'Willy Wonka' Star and Frequent Mel Brooks Leading Man Gene Wilder Dead at 83
The beloved star of Mel Brooks films died earlier this month in Connecticut, family says.
Gene Wilder has died at 83.
The star of Willy Wonka and the Chocolate Factory and a slew of other beloved comedies died at his home earlier this month at his Stamford, Connecticut home, family says.
According to his nephew, the cause of Wilder's death was complications from Alzheimer's disease.
After Wonka, Wilder was perhaps best known as director Mel Brooks' favorite leading man in hits that included Young Frankenstein, The Producers and Blazing Saddles.
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Wilder's nephew, Jordan Walker-Pearlman, told Variety:
"We understand for all the emotional and physical challenges this situation presented we have been among the lucky ones — this illness-pirate, unlike in so many cases, never stole his ability to recognize those that were closest to him, nor took command of his central-gentle-life affirming core personality.
"The decision to wait until this time to disclose his condition wasn’t vanity, but more so that the countless young children that would smile or call out to him “there’s Willy Wonka,” would not have to be then exposed to an adult referencing illness or trouble and causing delight to travel to worry, disappointment or confusion.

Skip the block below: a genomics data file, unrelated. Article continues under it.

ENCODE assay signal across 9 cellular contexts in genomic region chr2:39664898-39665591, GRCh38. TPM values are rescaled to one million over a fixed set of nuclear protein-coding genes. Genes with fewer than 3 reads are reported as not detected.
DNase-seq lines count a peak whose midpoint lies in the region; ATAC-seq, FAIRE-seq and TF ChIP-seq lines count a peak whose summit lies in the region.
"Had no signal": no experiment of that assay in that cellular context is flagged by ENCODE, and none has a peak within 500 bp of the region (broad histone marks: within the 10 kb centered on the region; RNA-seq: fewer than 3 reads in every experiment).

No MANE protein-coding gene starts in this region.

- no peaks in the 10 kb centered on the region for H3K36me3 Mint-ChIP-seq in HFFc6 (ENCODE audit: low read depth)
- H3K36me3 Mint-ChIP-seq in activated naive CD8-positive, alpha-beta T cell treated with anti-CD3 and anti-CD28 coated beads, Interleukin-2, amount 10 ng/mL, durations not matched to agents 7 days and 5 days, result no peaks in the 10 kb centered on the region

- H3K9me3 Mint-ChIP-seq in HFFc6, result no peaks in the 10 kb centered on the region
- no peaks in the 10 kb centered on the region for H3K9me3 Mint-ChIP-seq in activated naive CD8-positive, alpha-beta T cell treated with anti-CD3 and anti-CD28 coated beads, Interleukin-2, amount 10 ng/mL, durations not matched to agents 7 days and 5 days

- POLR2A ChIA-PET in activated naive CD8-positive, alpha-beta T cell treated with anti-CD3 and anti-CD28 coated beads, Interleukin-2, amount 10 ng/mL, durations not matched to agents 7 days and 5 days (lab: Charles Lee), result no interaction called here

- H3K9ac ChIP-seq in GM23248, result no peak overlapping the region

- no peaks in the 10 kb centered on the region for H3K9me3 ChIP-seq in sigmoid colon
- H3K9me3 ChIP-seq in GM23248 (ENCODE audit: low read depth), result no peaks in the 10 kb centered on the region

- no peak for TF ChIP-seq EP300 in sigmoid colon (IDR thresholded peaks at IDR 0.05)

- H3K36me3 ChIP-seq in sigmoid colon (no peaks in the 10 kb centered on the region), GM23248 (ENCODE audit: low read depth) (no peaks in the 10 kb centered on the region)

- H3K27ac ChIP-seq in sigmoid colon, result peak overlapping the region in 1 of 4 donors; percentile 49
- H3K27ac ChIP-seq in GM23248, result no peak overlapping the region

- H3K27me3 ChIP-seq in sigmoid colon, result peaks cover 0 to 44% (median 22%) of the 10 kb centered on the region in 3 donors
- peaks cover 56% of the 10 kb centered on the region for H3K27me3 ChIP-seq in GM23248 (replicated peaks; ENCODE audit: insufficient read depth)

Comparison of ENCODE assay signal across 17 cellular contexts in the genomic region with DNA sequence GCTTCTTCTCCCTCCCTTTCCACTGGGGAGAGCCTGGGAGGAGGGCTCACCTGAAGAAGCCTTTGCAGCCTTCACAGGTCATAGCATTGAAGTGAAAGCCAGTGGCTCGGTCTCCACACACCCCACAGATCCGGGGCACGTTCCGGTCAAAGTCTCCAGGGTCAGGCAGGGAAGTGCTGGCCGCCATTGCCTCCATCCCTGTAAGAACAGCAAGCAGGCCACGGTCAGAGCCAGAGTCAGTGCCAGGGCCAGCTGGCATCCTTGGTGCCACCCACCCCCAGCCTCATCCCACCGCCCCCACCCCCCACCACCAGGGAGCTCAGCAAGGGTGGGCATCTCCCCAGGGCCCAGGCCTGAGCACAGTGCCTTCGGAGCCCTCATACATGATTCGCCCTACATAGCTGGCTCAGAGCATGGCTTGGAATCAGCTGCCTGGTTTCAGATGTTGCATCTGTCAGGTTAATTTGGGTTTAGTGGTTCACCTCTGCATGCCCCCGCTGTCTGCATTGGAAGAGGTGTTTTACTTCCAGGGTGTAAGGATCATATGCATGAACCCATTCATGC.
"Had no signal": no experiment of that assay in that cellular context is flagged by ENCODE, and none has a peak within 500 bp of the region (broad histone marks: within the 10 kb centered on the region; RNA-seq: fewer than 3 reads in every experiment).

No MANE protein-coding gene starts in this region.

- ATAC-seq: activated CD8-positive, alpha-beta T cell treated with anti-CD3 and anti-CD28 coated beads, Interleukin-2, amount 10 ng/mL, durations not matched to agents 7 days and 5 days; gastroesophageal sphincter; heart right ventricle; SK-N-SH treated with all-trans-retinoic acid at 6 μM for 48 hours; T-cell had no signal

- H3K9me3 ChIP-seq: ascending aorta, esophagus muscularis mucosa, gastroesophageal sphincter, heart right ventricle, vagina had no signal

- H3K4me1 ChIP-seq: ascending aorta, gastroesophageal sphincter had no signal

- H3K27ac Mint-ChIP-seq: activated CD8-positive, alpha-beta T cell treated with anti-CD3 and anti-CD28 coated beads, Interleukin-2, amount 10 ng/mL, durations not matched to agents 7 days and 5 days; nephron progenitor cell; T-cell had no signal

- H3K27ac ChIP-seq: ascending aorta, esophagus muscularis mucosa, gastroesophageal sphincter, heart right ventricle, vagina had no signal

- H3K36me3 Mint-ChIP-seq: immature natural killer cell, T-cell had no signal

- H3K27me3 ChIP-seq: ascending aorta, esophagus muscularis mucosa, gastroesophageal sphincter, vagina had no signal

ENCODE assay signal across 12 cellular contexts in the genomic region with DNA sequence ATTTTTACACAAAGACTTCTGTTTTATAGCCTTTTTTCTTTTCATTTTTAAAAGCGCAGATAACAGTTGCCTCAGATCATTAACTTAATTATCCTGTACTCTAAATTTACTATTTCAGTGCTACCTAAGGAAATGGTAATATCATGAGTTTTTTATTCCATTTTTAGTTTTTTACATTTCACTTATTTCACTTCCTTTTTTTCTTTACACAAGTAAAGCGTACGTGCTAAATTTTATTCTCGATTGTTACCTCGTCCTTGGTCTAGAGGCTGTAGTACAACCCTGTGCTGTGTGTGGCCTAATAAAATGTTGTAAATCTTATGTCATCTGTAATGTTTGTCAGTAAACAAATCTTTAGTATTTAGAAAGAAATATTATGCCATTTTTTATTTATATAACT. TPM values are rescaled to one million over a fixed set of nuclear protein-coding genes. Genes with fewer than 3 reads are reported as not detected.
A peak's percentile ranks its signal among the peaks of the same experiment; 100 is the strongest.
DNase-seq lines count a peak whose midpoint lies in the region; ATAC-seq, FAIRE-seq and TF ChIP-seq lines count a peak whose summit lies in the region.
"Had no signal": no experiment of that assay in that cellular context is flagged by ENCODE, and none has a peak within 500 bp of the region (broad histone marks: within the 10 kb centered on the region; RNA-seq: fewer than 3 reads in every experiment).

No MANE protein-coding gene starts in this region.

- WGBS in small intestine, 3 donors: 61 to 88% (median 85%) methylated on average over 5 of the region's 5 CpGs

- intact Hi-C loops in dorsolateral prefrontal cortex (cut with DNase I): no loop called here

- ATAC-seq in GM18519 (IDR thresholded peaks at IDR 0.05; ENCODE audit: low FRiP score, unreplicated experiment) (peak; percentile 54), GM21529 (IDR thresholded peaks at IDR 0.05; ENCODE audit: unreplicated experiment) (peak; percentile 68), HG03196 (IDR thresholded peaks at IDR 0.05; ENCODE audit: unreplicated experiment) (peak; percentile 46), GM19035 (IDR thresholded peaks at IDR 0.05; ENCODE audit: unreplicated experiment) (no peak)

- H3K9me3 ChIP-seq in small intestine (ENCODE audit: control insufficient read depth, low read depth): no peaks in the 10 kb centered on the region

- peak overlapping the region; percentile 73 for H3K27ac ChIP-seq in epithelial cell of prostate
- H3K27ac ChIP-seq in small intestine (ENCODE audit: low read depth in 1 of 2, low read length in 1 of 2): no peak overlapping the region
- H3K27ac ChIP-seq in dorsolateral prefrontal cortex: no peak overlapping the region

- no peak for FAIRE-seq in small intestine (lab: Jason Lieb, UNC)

"He simply couldn’t bear the idea of one less smile in the world. He continued to enjoy art, music, and kissing with his leading lady of the last twenty-five years, Karen. He danced down a church aisle at a wedding as parent of the groom and ring bearer, held countless afternoon movie western marathons and delighted in the company of beloved ones."
Wilder married his fourth wife, Karen Boyer, in 1991 two years after losing wife Gilda Radner to ovarian cancer.
In addition to Brooks and Radner, Wilder was well known for his association with another notably funny person, comedian Richard Pryor.
The duo starred co-starred in four films in 15 years: Silver Streak (1976), Stir Crazy (1980), See No Evil, Hear No Evil (1989) and Another You (1991).
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Taking to Twitter following the announcement of his friend's death, Brooks wrote:
"Gene Wilder-One of the truly great talents of our time. He blessed every film we did with his magic & he blessed me with his friendship."
Born Jerome Silberman on June 11, 1935 in Milwaukee, Wilder changed his name as he began to win Broadway and off-Broadway roles in the early 1960's.
His 1967 role in The Producers was his first major big screen credit and helped launch a decades-long Hollywood career during which he was nominated for two Academy Awards and two Golden Globe Awards.
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